3ax road pedals let feet sway sideways

Kickstarter product claims reduced oxygen consumption over standard pedals

A group of Dutch cyclists is using Kickstarter to launch a new road pedal system called 3ax. The system is claimed to be more efficient and more comfortable than standard pedals thanks to a pedal body that sways laterally on the spindle.  


Although the product is still in prototype form, 3ax has done a fair amount of testing, and the current iteration weighs a claimed 188g per pedal. 

Similar to the Nikola pedals highlighted on BikeRadar in December, the 3ax pedals move laterally in relation to the bike, traveling perpendicularly along the pedal spindle on bearings. Unlike the Nikola models that move 25mm linearly along an oversized spindle, the 3ax pedals have a bit of a concave, rocking motion in relation to the spindle. The pedal body moves about 2mm on a pivot point above the spindle, which 3ax says makes them feel stable. 

The idea is that by allowing the pedals to adapt to the rider, instead of the rider adapting to a fixed pedal, the whole machine is more efficient, 3ax’s Taco Bos told BikeRadar.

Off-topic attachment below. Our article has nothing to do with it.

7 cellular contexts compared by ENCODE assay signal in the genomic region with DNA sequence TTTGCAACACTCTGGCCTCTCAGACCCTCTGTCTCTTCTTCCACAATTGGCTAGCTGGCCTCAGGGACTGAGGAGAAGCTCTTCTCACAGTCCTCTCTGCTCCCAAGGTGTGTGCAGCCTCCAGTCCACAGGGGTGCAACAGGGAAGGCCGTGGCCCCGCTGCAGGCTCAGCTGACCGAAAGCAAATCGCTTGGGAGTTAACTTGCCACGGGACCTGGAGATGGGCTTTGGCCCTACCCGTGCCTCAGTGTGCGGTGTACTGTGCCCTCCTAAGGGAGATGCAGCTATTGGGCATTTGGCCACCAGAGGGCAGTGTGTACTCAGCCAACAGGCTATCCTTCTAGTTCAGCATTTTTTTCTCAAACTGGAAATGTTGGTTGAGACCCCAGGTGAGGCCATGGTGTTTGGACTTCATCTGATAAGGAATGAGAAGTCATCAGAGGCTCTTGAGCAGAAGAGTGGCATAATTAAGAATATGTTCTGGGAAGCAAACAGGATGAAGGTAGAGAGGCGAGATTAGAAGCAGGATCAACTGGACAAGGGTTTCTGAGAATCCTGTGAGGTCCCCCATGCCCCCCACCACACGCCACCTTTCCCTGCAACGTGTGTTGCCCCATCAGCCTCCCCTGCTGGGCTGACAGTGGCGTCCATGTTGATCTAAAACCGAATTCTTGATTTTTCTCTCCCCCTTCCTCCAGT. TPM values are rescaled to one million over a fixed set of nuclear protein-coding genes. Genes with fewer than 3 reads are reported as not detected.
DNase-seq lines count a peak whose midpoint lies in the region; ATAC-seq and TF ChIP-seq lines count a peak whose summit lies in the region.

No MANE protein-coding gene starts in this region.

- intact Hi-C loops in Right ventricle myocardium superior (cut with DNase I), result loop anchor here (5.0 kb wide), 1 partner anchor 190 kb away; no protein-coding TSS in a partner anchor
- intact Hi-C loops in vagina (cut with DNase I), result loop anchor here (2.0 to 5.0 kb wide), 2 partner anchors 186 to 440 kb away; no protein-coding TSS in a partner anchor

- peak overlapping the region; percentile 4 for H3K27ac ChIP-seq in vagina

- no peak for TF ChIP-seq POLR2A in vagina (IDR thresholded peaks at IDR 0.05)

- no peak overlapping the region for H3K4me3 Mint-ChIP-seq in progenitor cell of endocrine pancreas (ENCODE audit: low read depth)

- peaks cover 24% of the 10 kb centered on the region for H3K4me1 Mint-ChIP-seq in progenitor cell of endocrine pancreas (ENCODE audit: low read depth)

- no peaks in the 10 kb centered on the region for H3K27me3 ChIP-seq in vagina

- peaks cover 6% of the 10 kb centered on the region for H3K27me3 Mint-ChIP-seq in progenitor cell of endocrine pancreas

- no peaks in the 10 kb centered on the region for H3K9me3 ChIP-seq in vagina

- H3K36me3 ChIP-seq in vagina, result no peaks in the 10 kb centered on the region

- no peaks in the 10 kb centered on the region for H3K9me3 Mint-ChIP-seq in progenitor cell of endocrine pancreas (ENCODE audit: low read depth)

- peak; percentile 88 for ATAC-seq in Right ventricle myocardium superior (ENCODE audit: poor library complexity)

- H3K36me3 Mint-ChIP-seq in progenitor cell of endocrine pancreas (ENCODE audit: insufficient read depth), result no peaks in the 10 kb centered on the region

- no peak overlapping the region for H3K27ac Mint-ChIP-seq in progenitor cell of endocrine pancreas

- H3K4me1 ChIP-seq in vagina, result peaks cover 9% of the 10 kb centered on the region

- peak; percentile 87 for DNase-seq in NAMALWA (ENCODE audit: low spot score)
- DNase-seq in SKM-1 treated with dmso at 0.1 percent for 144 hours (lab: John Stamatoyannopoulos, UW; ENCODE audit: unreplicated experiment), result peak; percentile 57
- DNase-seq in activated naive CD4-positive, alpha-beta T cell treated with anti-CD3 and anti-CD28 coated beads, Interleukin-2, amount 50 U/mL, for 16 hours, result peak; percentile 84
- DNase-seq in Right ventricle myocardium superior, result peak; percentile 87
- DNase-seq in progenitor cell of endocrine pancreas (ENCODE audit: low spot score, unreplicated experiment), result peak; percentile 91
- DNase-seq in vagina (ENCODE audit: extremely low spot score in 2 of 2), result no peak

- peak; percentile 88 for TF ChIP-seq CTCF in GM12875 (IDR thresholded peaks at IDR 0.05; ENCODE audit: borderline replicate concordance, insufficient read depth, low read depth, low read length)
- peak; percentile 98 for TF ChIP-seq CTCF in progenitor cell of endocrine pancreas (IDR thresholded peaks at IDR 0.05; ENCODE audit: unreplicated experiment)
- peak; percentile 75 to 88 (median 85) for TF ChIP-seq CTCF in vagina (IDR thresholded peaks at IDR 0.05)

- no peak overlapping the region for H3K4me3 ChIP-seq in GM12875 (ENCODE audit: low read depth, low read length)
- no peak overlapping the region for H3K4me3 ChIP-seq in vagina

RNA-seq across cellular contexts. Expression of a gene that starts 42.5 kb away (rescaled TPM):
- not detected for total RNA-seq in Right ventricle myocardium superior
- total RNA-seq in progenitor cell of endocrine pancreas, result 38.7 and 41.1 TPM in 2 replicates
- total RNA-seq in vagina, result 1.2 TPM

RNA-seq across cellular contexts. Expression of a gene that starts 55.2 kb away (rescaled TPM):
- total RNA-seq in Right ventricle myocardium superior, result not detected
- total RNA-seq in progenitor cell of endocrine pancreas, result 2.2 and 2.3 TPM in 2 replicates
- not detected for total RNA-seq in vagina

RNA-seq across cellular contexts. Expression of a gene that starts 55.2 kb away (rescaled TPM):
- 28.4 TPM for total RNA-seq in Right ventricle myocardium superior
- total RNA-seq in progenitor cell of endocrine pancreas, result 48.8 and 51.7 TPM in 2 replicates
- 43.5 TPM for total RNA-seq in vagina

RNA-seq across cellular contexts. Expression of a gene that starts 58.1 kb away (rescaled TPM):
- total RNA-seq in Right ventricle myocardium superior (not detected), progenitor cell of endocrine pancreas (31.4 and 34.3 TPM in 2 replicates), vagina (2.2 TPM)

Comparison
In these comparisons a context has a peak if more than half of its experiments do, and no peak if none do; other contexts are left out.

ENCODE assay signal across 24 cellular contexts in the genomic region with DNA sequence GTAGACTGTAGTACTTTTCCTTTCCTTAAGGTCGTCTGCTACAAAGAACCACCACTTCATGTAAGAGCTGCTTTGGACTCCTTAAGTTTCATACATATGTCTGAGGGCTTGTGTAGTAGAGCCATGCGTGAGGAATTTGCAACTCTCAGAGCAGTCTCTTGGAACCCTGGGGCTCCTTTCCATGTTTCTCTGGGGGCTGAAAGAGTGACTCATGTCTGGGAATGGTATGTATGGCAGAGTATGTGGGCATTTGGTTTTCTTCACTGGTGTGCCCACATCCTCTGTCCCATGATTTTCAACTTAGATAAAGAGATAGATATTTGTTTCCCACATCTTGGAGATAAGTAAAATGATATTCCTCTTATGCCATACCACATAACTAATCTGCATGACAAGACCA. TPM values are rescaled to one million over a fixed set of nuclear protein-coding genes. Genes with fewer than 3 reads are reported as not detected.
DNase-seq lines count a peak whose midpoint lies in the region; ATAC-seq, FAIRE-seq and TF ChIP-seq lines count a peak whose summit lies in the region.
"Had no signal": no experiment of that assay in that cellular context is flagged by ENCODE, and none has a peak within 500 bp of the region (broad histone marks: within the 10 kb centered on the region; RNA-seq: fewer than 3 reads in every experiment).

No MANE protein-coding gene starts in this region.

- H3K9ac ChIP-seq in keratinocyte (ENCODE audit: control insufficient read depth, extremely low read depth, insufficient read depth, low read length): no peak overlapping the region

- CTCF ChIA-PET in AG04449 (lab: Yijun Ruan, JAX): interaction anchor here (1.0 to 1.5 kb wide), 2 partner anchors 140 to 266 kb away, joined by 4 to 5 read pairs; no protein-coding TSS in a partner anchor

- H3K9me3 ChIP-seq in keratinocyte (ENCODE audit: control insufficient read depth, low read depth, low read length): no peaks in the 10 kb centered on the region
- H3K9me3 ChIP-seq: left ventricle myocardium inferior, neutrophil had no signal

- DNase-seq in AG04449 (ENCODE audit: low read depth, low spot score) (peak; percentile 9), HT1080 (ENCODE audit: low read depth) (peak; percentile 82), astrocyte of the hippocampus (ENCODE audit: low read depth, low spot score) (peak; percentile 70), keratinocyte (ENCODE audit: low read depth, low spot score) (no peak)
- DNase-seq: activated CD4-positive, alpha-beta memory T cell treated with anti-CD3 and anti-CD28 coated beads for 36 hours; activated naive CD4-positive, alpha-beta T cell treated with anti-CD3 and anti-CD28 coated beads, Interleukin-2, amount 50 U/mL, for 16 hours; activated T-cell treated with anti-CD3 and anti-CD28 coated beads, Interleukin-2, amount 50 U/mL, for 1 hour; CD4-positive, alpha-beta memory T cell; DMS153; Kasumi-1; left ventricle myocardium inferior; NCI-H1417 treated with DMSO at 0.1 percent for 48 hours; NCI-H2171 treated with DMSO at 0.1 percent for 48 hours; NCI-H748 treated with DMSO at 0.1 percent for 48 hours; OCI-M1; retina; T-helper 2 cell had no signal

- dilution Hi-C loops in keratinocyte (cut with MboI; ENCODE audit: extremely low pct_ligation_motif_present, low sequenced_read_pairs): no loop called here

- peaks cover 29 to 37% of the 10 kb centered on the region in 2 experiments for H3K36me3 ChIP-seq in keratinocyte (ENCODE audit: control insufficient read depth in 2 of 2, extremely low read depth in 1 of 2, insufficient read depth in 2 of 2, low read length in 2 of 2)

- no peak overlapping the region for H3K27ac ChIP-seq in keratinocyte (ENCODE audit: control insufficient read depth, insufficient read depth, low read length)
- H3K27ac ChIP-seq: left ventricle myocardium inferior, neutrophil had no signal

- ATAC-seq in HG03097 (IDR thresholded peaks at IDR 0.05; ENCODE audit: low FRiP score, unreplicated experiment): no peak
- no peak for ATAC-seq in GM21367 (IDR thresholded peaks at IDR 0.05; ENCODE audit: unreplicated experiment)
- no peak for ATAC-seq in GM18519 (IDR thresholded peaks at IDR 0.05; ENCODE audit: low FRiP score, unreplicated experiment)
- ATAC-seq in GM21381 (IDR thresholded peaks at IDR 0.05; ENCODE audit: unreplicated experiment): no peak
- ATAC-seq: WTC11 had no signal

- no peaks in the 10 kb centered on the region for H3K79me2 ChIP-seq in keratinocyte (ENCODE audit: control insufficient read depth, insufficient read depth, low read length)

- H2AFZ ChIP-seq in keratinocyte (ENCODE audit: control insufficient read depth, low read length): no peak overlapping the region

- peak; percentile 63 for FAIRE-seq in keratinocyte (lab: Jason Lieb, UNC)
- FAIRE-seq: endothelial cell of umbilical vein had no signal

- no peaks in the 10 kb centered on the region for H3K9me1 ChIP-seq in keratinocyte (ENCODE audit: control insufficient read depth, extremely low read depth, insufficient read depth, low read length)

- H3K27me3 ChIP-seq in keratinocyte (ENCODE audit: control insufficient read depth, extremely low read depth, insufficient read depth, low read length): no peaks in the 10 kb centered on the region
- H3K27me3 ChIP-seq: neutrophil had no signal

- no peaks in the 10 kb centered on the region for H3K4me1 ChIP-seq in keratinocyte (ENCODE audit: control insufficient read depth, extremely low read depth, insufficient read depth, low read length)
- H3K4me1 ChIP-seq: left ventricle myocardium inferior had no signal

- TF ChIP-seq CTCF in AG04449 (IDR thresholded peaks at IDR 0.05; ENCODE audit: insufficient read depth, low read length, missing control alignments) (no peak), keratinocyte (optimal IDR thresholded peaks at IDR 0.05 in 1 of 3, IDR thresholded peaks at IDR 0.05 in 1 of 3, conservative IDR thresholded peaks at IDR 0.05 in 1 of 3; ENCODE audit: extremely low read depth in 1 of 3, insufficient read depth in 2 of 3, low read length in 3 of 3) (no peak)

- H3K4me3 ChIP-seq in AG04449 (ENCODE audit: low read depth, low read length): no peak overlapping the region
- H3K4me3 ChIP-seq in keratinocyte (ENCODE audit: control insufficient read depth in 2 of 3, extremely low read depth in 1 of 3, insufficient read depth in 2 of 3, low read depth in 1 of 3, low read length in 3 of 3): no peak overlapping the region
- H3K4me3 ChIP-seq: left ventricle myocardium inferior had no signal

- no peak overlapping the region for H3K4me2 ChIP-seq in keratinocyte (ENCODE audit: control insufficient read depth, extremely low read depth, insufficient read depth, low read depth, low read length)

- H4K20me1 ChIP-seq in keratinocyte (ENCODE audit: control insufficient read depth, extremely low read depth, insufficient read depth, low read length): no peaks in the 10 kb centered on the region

“We designed 3ax out of frustration with conventional clipless pedals,” Bos said. “The evolution of road bikes over the last decades has been really impressive — lighter materials, better bike fitting, improved electronics — and we just felt pedals were lagging.”

3ax claims that the majority of cyclists tilt their feet either inwards or outwards while riding, with the amount of tilt differing throughout the pedal stroke. 3ax studied this with high-speed cameras, as well as measuring pressure underneath various points of the foot. With the foot locked into a standard pedal, the body has to adapt, often with knee movement, according to 3ax.

“3ax pedals allow your feet to tilt sideways, and still feel stable thanks to our patented sway-mechanism,” Bos said. “We got great reactions from our test team and we’re very excited about our test results.”

3ax tested knee movement and even oxygen consumption. Using 10 riders, 3ax tested Shimano SPD-SL pedals against their own, with the protocol being to ride at a wattage equal to 2.5 times bodyweight in kilograms. 3ax claims that, on average, their pedal system resulted in 3.3 percent less oxygen being used by test riders at the same wattage over standard pedals.

The project launched Wednesday on Kickstarter, and within 24 hours it has reached $20,000 in backing towards its $50,000 goal.


To find out more, or to see a video of the pedals in action, check out 3ax’s Kickstarter page.